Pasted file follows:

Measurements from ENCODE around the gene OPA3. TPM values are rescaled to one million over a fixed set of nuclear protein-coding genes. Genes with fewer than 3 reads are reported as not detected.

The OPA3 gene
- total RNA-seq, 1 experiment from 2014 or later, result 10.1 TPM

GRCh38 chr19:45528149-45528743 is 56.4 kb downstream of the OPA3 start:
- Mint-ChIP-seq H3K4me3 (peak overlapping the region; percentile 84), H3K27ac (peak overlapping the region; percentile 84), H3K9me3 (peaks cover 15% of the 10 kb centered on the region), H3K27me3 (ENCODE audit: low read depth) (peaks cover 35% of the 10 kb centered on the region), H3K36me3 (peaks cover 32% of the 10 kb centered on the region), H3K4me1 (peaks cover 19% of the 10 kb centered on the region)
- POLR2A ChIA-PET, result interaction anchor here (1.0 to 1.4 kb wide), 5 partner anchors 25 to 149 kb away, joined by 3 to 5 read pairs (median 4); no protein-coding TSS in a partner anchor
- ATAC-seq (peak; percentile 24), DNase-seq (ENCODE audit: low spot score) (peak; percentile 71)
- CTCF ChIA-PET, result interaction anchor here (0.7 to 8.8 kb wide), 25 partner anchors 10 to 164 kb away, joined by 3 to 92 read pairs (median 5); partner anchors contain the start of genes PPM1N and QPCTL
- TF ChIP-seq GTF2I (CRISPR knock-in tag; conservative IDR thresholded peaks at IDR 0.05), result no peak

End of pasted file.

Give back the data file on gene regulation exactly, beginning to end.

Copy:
Measurements from ENCODE around the gene OPA3. TPM values are rescaled to one million over a fixed set of nuclear protein-coding genes. Genes with fewer than 3 reads are reported as not detected.

The OPA3 gene
- total RNA-seq, 1 experiment from 2014 or later, result 10.1 TPM

GRCh38 chr19:45528149-45528743 is 56.4 kb downstream of the OPA3 start:
- Mint-ChIP-seq H3K4me3 (peak overlapping the region; percentile 84), H3K27ac (peak overlapping the region; percentile 84), H3K9me3 (peaks cover 15% of the 10 kb centered on the region), H3K27me3 (ENCODE audit: low read depth) (peaks cover 35% of the 10 kb centered on the region), H3K36me3 (peaks cover 32% of the 10 kb centered on the region), H3K4me1 (peaks cover 19% of the 10 kb centered on the region)
- POLR2A ChIA-PET, result interaction anchor here (1.0 to 1.4 kb wide), 5 partner anchors 25 to 149 kb away, joined by 3 to 5 read pairs (median 4); no protein-coding TSS in a partner anchor
- ATAC-seq (peak; percentile 24), DNase-seq (ENCODE audit: low spot score) (peak; percentile 71)
- CTCF ChIA-PET, result interaction anchor here (0.7 to 8.8 kb wide), 25 partner anchors 10 to 164 kb away, joined by 3 to 92 read pairs (median 5); partner anchors contain the start of genes PPM1N and QPCTL
- TF ChIP-seq GTF2I (CRISPR knock-in tag; conservative IDR thresholded peaks at IDR 0.05), result no peak